It was the summer of 1993 when I first experienced church camp.
I had grown up camping with my family on the shores of Lake Leelanau in northern Michigan and had camped with my Boy Scout troop in central Ohio, but never before had I attended church camp.
To be honest, I had always thought that church camp was for church nerds; for those who did not fit in elsewhere, so needed a place to go and a camp to call their own. I never thought the day would come when I would consider myself a part of that group. I never thought that church camp would become such an integral part of my identity and sense of call.
That summer, before my junior year in high school, I had been wondering what to do with my life. Where would I go to college? What would be my major? How would I make a difference in the world?
I went into the summer seeking clarity; seeking a calling. I wanted to help people – I knew that – but I did not know how. And so, I begrudgingly accepted an invitation to come and help out at church camp. On a dare of sorts I decided to give it a shot. If nothing else, it seemed like a good place to get clarity on what was next for me. Camp seemed like a safe place to explore my options.
There at Procter Summer Camp in the Episcopal Diocese of Southern Ohio, I learned that church camp is indeed for those of us who do not fit in. That was and is part of the beauty of church camp; that all are included, all are loved, all are made to feel safe and special. Never before had I experienced God, Christian community, or my own sense of calling like this. At that moment it became clear to me that I was made for this kind of community. To “make a difference in the world” now meant working towards creating and sustaining such sacred and special places. I was being called into the community of the Church. My calling came at camp, and camp became part of my calling.
In the summer of 2002 I returned to Procter Summer Camp, this time not as a counselor but as the chaplain for Senior High week. Earlier that summer I had graduated from The General Theological Seminary in Manhattan and was ordained a priest in the Diocese of Southern Ohio.
Now I had the opportunity to return to that sacred and special place that had formed my faith. Now I had the chance to serve the young people in my diocese by helping to create a camping experience like my own; one of inclusion, love, and safety. I was excited by the opportunity to give back and to make a difference in the lives of these young people.
What I did not anticipate that summer was how I would once again be profoundly changed by that place and those people. I entered camp that year with the hope of giving back and making a difference. Little did I know at the time that I would be the one to receive so very much from the campers, counselors, and staff; that they would in fact be giving to me and once again making a difference in my life. Between my own personal transformation and witnessing firsthand the many transformational experiences of campers and counselors alike, I became convinced that church camp is like few, if any, other places in the world. It reinforced to me that camp and camp ministry would forever be a part of my calling.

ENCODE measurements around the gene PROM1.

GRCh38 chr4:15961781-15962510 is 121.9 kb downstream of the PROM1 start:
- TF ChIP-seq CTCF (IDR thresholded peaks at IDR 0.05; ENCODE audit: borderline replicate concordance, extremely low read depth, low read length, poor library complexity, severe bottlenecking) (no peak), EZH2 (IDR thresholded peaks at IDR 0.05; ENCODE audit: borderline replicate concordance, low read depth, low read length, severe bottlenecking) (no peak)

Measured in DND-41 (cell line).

For five years I continued to serve as chaplain for Senior High week at Procter Summer Camp. When my family and I moved from Ohio to Vermont, I continued my chaplain ministry at Rock Point Summer Camp in the Episcopal Diocese of Vermont. Though the place and the people changed, the inclusive, loving, safe and special nature of church camp did not. In Vermont, the least “churched” state in the country, where Christians are in the minority, Rock Point Summer Camp was a safe space for young people to wrestle with their faith and to support one another.
Also while in Vermont, I served as chaplain for an ecumenical camp called Camp Agape, a camp for young people who have one or both parents incarcerated in the Vermont prison system. Many of these young people had experienced violence, instability, and great loss at an early age, and came to camp thinking that was how the world worked. In contrast, at Camp Agape we shared with them the power of God’s unconditional love; God’s “agape” love.